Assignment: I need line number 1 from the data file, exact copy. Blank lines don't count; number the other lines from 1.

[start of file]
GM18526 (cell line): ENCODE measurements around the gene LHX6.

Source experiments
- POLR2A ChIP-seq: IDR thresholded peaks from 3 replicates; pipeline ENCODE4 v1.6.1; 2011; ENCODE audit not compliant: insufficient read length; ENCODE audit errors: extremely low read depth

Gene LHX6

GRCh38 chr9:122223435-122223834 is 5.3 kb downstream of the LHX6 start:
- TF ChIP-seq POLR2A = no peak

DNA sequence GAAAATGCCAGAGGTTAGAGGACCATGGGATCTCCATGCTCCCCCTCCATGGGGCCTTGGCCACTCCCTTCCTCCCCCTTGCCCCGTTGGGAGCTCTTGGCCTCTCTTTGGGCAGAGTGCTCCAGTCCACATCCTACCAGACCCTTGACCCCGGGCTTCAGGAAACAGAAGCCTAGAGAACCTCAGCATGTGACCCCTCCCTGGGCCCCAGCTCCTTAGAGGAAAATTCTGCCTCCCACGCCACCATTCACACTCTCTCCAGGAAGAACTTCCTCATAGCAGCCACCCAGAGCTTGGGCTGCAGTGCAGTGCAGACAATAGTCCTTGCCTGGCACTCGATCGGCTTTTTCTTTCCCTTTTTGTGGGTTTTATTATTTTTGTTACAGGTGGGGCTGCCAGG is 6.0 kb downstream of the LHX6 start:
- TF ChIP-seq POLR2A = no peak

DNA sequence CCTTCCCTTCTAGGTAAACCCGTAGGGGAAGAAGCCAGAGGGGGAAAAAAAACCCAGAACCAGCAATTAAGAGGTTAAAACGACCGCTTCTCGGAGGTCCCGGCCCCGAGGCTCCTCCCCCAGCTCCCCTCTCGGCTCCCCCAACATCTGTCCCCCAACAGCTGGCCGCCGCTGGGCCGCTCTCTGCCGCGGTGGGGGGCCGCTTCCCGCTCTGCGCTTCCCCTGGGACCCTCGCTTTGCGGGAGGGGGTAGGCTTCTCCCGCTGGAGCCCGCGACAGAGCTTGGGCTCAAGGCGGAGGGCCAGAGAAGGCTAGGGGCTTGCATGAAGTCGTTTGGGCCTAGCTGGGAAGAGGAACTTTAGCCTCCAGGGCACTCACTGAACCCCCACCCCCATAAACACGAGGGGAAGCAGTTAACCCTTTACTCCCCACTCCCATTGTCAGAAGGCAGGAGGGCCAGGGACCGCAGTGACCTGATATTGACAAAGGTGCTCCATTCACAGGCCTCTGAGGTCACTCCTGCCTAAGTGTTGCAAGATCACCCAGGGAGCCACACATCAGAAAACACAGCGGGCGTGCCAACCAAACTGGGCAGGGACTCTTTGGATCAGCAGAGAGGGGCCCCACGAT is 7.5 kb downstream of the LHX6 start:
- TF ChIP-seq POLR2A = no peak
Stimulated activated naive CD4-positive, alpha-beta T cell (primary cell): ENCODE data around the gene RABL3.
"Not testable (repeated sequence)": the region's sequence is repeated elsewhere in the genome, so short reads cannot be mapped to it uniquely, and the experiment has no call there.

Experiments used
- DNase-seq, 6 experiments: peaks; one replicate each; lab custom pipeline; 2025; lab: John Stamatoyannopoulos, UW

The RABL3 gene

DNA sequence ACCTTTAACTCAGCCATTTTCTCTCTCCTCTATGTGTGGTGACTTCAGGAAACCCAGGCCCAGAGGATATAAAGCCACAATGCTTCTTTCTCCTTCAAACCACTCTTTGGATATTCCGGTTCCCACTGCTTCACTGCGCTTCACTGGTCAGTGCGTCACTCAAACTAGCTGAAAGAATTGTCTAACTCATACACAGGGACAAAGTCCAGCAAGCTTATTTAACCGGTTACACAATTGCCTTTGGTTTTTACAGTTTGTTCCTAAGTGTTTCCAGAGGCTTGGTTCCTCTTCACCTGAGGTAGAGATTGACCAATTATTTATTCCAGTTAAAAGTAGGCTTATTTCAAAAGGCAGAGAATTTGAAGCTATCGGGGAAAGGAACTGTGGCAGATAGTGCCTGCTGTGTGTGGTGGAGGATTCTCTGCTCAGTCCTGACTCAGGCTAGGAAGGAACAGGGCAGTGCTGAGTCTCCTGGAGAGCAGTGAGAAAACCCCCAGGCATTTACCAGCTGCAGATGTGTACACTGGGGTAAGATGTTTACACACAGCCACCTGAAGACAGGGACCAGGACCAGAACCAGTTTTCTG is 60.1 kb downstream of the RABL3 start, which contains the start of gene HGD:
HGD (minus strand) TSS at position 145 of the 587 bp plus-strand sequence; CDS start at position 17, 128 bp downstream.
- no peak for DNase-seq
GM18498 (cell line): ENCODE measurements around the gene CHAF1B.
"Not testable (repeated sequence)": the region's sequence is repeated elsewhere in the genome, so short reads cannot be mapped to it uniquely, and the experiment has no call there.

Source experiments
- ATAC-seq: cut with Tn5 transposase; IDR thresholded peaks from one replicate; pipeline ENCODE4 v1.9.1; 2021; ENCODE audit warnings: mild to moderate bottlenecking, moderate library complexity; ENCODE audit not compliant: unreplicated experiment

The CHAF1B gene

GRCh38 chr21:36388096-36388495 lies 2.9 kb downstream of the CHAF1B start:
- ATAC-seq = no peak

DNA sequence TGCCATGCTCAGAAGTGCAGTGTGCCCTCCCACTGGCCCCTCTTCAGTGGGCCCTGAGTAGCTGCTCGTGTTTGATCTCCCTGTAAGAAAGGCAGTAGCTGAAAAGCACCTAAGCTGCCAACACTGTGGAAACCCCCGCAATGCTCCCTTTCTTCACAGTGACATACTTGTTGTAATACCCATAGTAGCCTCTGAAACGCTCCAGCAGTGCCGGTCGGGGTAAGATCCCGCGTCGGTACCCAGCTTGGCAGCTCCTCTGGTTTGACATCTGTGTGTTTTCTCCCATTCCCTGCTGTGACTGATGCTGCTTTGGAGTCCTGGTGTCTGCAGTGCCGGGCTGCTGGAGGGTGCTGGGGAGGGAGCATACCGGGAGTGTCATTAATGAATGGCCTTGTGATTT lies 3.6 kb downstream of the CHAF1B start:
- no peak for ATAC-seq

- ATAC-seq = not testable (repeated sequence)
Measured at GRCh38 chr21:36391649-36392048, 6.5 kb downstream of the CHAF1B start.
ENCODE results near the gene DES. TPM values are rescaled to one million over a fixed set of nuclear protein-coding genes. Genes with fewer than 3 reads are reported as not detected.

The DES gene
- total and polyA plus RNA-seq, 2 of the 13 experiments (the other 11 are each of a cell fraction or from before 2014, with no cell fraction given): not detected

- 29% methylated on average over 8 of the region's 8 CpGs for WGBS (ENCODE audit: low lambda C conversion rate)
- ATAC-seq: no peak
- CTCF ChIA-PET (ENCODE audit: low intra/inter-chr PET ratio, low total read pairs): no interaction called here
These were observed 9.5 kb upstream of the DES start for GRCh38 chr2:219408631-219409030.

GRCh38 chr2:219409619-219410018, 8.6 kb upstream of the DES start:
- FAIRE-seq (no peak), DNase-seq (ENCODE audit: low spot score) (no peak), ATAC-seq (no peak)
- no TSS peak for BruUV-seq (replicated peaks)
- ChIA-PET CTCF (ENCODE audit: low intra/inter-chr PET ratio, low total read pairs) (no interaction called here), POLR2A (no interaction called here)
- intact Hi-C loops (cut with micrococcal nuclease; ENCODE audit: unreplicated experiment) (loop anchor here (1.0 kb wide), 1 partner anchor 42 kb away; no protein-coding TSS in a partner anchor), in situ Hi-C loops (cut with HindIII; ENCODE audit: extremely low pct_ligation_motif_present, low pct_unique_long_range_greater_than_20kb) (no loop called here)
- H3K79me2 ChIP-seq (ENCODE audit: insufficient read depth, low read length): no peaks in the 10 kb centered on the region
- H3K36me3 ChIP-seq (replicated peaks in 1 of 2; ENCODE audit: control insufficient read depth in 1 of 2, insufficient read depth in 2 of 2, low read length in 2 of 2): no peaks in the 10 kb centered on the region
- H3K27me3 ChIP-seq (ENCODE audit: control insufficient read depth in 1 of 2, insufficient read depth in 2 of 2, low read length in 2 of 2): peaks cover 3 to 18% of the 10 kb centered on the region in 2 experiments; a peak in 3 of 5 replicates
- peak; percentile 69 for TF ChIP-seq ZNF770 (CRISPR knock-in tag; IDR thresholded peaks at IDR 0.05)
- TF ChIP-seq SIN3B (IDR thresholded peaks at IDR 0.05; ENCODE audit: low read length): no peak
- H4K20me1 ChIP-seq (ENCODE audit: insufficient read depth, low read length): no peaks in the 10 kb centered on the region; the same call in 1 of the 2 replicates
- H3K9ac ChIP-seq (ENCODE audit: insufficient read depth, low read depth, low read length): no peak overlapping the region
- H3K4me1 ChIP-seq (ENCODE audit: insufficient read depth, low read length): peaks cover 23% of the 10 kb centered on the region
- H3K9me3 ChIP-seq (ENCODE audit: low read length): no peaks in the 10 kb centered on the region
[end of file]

GM18526 (cell line): ENCODE measurements around the gene LHX6.